• Appeasement: “I'm pond scum and it's all my fault, and it's sooo terrible! Woe, woe, woe is me! Oh, WOE!”
    • In this type of apology, the offender absorbs too much blame in a maudlin, servile fashion. It also becomes a common way of manipulating the offended party into offering forgiveness by means of the offending party's feigned self-deprecation. It seems oxymoronic in some sense, but it can become a way that the offender uses to shame others by turning themselves into a martyr, and the offended person gets reduced to a mere player or object in the drama of a person who is cast as far more significant than they are.. It also imposes guilt, because it implies that if the offended party really understood how insignificant they really were, they wouldn't have been so unreasonable to get offended in the first place.
  • Abuse of Apology: (The person who is sorry for everything, offering apologies like an easily triggered reflex to avoid conflict or discomfort.)
    • In a sense, this is a lower level of appeasement, and it is used as a type of manipulation to avoid the pain of conflict and disappointment. It's usually related to an external locus of control in some way, the belief that an individual has about their influence regarding things that are actually outside of their control.
  • Vague Acknowledgement of the General Mistake. “We deeply regret that mistakes were made.”
    • Sometimes you may hear government officials make general comments about the nebulous making of “mistakes,” but they use the general and vague statement as a way of diminishing their own culpability. It almost sounds as though they more deeply regret that the outcome was negative more than they do the mistake itself. This type of obfuscation identifies neither the offense nor the offending party, and almost suggests whether anyone did anything wrong.
  • Apology of Subterfuge: (Talk about anything else but the offense in question!)
    • The offender is so uncomfortable with a specific offense that they will offer an apology for some other matter that feels less threatening to them. They get the emotional benefit of having apologized, so their stress level drops and their guilt is appeased. They tell themselves that they did the right thing so that they can feel better. If a manipulator does well, the offended person will feel such cognitive dissonance, they will fall for the demeanor of regret offered to them and will get distracted. They'll get confused enough that they'll forget about what the real issue is, falling for some other red herring decoy.



More Ideas About Improving Apology Skills


I often ask myself if there's any bit of information that can't be found on the internet. Well, I actually found a very good summary online at Wikihow. I'll close with a brief summary, but I'm almost embarrassed to admit that the generic help website offered some great advice. It's worth reading.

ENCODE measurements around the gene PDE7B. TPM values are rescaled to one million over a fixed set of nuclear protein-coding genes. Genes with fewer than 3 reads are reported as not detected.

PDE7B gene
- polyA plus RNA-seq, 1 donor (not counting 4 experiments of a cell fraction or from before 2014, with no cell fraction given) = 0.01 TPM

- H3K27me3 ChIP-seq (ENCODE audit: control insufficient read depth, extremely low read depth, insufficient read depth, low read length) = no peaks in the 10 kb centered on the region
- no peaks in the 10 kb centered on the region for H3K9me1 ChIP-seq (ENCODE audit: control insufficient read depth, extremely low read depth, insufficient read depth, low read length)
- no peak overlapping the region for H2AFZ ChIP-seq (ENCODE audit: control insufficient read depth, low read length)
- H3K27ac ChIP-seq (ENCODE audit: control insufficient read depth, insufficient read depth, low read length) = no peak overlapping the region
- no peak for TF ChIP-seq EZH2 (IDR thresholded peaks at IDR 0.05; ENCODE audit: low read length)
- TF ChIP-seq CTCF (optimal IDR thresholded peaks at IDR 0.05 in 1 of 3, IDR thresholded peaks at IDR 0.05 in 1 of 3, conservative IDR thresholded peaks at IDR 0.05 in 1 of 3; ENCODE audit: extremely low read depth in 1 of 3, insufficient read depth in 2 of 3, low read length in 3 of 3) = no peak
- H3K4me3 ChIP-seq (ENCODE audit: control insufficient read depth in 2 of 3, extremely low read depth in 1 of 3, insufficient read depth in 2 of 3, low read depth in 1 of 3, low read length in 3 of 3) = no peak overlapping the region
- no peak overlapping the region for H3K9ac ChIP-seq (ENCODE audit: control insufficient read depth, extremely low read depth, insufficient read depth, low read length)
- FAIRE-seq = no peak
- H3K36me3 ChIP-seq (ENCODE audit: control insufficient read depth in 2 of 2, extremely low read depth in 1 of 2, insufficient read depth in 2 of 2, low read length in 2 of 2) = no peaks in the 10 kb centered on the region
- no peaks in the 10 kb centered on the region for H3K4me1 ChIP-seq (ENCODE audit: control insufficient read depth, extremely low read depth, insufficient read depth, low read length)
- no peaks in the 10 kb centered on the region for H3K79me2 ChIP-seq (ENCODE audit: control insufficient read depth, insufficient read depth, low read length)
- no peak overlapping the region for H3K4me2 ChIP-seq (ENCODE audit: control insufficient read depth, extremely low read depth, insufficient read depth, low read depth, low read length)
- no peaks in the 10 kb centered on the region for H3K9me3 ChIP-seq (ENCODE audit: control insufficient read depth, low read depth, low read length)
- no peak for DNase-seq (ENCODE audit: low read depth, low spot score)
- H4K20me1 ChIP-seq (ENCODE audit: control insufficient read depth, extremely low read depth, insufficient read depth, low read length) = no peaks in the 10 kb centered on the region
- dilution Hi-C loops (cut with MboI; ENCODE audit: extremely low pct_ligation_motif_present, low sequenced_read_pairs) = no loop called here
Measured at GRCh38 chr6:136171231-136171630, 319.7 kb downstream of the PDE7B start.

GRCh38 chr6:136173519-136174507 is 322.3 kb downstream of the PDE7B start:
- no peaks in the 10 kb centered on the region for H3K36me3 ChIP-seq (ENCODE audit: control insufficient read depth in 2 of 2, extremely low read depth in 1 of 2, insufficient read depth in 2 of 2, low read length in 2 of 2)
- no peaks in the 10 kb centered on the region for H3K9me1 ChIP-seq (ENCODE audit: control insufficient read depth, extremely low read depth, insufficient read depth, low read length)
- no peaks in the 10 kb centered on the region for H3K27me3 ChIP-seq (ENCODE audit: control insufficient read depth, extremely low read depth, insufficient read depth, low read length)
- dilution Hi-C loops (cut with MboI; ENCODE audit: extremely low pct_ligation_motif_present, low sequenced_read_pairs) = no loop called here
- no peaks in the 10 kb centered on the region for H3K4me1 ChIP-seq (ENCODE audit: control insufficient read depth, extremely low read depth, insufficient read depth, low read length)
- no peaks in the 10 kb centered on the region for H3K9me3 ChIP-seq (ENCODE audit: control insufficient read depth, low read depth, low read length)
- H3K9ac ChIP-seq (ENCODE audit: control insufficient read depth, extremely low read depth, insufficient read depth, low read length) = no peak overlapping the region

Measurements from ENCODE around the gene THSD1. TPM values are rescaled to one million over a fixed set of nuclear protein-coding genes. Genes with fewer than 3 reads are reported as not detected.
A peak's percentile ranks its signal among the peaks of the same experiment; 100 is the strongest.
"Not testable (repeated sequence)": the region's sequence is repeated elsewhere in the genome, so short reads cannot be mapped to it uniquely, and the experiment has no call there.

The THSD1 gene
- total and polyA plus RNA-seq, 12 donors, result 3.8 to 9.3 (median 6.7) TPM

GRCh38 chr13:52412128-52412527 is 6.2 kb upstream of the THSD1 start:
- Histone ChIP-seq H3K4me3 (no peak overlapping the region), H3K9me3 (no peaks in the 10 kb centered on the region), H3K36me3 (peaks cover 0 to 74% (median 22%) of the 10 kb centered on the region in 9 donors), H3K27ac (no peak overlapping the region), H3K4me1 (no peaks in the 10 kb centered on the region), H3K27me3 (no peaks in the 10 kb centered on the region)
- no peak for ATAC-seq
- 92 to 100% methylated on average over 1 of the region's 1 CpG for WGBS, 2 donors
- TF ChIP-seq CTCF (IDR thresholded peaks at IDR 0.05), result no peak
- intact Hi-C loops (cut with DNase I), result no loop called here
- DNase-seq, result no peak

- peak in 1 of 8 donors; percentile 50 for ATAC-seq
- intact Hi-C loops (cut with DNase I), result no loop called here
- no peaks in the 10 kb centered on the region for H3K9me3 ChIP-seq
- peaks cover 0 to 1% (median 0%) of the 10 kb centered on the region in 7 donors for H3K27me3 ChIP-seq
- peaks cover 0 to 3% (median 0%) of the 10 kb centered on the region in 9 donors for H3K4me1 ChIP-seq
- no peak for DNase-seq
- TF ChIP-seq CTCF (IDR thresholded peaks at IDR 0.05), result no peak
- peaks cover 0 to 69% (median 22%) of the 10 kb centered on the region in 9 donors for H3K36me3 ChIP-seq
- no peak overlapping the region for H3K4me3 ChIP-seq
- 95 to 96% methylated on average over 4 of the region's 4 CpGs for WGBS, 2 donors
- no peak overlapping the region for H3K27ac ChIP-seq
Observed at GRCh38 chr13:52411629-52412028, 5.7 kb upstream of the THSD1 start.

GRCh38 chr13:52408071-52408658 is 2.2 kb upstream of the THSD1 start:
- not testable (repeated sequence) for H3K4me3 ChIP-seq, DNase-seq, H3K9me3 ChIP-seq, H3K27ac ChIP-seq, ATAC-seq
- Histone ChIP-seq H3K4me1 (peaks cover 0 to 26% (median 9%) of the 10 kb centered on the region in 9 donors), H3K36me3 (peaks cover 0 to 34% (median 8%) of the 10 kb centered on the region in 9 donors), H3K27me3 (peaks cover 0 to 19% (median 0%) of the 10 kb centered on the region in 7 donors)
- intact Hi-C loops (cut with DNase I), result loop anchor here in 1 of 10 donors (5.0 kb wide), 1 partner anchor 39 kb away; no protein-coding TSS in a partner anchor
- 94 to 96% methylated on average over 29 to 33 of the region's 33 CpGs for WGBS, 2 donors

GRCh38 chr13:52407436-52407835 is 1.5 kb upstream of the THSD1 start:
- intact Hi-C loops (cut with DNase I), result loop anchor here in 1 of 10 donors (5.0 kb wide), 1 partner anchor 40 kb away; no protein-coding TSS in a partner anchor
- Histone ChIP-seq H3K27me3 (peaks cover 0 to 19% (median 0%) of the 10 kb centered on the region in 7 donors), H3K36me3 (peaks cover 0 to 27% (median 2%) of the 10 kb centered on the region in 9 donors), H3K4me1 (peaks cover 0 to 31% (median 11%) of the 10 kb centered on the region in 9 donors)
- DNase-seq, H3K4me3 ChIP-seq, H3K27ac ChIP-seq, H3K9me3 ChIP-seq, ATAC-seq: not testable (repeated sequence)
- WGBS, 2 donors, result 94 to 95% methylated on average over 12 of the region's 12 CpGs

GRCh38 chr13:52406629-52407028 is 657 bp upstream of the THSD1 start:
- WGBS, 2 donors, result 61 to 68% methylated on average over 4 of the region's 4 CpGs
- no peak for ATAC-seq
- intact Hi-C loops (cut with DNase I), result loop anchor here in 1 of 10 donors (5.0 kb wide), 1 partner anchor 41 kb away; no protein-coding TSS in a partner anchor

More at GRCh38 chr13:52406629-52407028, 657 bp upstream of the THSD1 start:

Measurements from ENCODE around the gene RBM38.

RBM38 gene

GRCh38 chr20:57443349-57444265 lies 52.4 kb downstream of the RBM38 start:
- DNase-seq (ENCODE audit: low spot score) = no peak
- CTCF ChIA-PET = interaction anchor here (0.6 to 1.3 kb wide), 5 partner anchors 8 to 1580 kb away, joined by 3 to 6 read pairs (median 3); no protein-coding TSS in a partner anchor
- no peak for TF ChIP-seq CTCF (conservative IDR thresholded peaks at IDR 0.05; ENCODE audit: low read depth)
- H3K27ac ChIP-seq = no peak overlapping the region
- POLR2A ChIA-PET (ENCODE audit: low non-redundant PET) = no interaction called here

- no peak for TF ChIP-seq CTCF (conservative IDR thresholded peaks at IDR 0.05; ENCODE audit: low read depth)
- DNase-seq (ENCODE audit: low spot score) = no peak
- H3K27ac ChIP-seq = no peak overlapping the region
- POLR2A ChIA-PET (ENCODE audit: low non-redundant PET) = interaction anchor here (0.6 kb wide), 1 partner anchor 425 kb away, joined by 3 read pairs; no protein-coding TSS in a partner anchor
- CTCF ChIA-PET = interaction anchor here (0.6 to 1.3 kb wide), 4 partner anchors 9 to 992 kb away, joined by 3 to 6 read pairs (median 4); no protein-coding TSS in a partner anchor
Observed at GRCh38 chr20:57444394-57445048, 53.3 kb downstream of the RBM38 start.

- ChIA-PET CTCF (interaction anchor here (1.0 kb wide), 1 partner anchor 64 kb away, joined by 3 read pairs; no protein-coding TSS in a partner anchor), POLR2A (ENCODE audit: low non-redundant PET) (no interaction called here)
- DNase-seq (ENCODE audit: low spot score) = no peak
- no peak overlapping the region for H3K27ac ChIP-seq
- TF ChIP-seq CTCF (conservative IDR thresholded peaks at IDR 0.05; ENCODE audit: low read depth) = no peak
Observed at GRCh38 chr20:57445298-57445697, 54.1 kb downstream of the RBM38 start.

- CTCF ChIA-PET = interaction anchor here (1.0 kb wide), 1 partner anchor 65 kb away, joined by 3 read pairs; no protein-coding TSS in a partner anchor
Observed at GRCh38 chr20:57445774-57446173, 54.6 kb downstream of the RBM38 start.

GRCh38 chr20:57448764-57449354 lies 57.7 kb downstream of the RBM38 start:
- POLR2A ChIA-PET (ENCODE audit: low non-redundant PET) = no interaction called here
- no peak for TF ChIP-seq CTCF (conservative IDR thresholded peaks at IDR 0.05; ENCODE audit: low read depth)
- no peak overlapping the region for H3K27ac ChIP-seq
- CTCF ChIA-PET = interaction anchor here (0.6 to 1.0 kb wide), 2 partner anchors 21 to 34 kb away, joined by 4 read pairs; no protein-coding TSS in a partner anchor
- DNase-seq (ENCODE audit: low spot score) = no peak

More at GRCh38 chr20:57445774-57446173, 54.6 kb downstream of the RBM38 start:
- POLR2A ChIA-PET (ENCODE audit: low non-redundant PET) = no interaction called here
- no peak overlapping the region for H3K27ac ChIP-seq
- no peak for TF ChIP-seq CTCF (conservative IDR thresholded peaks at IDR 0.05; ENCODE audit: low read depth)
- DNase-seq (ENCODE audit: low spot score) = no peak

Adapted from How to Apologize
(attributed to 98 authors who helped develop the page):
  • Determine what went wrong (to determine further action as appropriate).
  • Take full responsibility (without excuses, and apologize only for yourself).
  • Choose the right time (wait for a cool down, but don't wait too long).
  • Write out your apology (but deliver it in person if possible to show sincerity and effort).
  • Recount what went wrong (but resist self-justification, and avoid using the words “but” and “if”).
  • Express regret using definitive, declarative statements.
    • Good: "I'm sorry I was offensive."
    • Bad: "I'm sorry if I was offensive."
    • Bad: "I'm sorry you were offended."
    • Bad: "I'm sorry for anything that was offensive [to you]."
    • Good example: Boss, I'm sorry I'm late again. I know my shift started 10 minutes ago. I hope this doesn't complicate your day."
    • Good example: "Dear, I'm sorry I forgot your birthday - there's no excuse. I hope you don't feel neglected. Please, let me set this right."
    • Bad example: "I'm sorry I broke your vase, but I was mad and I needed to take my anger out on something."
    • Understand that just saying "please forgive me" does not qualify as a true apology. That's not even admitting you were in the wrong. Many people use the term "please forgive me" as a path to avoid responsibility. Instead, be sincere and show that you are truly sorry of what you did, and you would like to repair your relationship with the person.
  • Make amends.
  • End with gratitude (by expressing their importance).
  • Request forgiveness (by asking for the chance to make up for the wrongdoing – it's their option and should be in the position to choose what will happen).
  • Be patient (resisting temptation to throw in excuse at the end, and remember that full forgiveness takes time and differs from full restoration of the relationship).
  • Stick to your word (and do your part to resolve the conflict).




More to come about one of Gothard's twisted teachings
about his procedure for asking someone for forgiveness.